When people ask where to search for airfares I usually just tell them to check out Kayak.com. It’s not where I search for flights and fares, but it offers reasonably powerful functionality and a pretty easy-to-use interface.
My first stop has long been ITA Software. Specifically, Matrix1.itasoftware.com, I know that the ITA Software folks don’t like that but the ‘old school’ interface is much more to my liking. They’re not going to support it forever, and the newer one has gotten better to work with over time, but the simply entry format and cleaner page just works well for me.
ITA Software is a software company, recently acquired by Google, which provides back-end functionality to several airfare booking engines. But on their website they offer more functionality than the public booking websites offer, no doubt because those websites are aimed at the traveling public as a whole and the ITA Software website is a beta test engine and is used as a demonstration tool inside the industry.
The sort of thing that ITA lets you do on their website is specify what city you want a connection in, or specify a specific flight that an itinerary must include, or the specific airlines to search — either for a specific segment or an entire itinerary. And you can include combinations of airlines in a search.
That’s hugely powerful for finding best fares, for constructing mileage runs, for coming up with best available flight options given specific travel constraints.
Unfortunately, ITA Software doesn’t sell airline tickets, they just power others who do. So when you find your itinerary you have to take it and reconstruct it on another website, such as Orbitz or Expedia or the airline site (usually using multi-city search). And depending on the website you’re using it may not be as ‘smart’ as ITA so it can be a pain to construct the itinerary with the exact same flights, and it can be a challenge to get the booking engine to price it the same way.
So along comes Hipmunk which I initially took to be a Kayak-wannabe, a site that’ll search airfares and let you slide things around with a nifty user interface to find the best flights. Basically an entry-level friendly tool for newbies, not a tool for experts.
Turns out, it seems to be both: on Tuesday evening they announced some very cool new tools on Milepoint, the ability to do much of what ITA Software offers in terms of control over searches (specific airlines, specific flights, specific connecting cities) and then taking it to the next level by actually letting you book the flights that you find. Very cool.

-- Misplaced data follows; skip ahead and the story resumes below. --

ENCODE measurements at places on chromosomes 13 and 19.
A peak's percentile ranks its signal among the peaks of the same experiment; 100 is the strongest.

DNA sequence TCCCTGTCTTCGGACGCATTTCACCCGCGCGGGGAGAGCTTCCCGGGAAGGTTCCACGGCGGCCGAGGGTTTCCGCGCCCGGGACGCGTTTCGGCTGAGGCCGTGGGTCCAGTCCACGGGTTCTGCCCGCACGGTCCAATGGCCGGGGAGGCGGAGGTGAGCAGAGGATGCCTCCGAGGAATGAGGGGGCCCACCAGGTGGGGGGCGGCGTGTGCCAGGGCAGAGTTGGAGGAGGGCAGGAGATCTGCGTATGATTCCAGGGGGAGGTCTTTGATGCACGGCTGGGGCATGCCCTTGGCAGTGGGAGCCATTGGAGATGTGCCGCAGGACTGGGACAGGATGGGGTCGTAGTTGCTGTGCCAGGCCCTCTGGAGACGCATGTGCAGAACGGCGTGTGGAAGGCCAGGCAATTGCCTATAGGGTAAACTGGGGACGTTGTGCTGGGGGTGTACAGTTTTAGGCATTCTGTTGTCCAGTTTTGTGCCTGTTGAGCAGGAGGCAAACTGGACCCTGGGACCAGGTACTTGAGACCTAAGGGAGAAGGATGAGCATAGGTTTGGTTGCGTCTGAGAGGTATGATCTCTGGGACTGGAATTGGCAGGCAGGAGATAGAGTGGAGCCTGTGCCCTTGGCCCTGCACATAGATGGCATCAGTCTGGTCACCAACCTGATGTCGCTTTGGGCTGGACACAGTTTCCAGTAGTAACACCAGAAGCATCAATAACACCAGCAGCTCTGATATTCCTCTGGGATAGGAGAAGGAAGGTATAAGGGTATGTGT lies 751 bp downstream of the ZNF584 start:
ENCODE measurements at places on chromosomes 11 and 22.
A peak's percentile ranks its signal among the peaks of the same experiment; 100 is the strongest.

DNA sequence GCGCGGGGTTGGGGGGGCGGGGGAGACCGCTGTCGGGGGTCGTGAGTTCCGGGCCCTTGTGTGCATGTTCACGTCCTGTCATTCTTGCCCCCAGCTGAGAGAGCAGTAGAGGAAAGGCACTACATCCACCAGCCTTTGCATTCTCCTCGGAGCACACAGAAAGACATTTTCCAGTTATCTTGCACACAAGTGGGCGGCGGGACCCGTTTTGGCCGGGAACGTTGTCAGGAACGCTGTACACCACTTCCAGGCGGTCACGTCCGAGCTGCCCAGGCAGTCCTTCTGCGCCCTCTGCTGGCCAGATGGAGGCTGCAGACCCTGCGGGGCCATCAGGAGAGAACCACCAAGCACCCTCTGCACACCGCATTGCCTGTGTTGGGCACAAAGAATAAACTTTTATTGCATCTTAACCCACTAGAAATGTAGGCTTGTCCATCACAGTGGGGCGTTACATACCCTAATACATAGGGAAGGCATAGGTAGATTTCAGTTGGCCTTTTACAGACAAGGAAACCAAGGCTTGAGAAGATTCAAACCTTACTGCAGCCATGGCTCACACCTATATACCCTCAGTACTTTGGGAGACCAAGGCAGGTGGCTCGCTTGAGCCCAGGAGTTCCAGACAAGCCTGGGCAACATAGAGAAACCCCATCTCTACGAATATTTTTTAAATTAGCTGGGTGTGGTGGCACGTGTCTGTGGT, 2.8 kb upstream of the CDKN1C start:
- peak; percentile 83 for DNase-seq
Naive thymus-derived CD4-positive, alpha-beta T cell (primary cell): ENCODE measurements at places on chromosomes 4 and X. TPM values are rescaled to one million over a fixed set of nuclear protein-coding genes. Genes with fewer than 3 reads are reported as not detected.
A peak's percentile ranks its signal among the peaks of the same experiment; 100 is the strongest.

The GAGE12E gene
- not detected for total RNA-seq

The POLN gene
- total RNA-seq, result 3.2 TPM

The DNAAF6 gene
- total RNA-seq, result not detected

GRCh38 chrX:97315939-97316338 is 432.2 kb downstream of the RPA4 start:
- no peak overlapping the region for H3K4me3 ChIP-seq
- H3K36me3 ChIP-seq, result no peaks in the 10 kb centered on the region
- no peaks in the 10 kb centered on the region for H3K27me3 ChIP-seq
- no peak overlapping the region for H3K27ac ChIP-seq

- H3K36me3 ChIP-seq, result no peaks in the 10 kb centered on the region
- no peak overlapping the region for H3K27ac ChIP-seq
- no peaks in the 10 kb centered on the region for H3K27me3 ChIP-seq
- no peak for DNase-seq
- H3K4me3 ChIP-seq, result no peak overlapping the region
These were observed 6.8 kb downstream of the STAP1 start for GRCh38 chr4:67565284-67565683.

Hipmunk has just released a feature that lets you use a basic, ITA-like route language to search for flights. Unlike ITA’s Matrix, we also give you a way to book your flights! Just type two colons after your departure city, and then you can specify route airlines or cities.
A few examples:
- Want to do a mileage run on United-marketed flights from San Francisco to Toronto, forcing 2 connections? Type SFO::UA UA UA into the “from” field, and YYZ into the “to” field. Here are the United-only flight results.
- Want to fly round-trip from New York to Jakarta, forcing a connection in either Hong Kong or Tokyo in both directions? Just type NYC::TYO,HKG in the “from” field, and CGK::TYO,HKG in the “to” field. Here are the results for connections in Hong Kong and Tokyo.
- Know your exact flight numbers? Finally, you can specify your precise desired routing! Here’s a specific route’s results from San Diego to Boston (SAN::AS575 AS2563 AS349 AS24 to BOS).
I like that in the examples they give, there are specific fixed URLs which initiate searches based on specific parameters as well.
Now, Hipmunk doesn’t mirror all of ITA’s functionality. For instance, ITA Software will allow you to specify a particular fare basis code and then it will search for itineraries which match that fare.
But it’s great progress — one of the fears with the ITA Software acquisition by Google is that some of the great functionality that the site offered would go away, the business model would change and their interest in making available their internal tools to the really engaged frequent flyer community would dissipate. I don’t see why this would necessarily be true, but it was certainly a fear that many people had. The interesting thing here of course is that ITA doesn’t inherently have a monopoly on that kind of functionality. Hipmunk is proving that out. They apparently perceive a market opportunity, so in the end it may not matter much what sorts of decisions Google makes for the new company.
Now, so far I actually see good signs out of ITA Software and they haven’t been ‘changed’ by the acquisition, ITA Software was a sponsor of the recent Chicago frequent flyer seminar and I had a chance to chat with one of their executives between sessions. Their presence in Chicago certainly underscored a desire to remain engaged with the more expert community.
I love it when competition heats up, and I’m really pleased to see the direction that Hipmunk is moving, hopefully they continue to innovate along this dimension.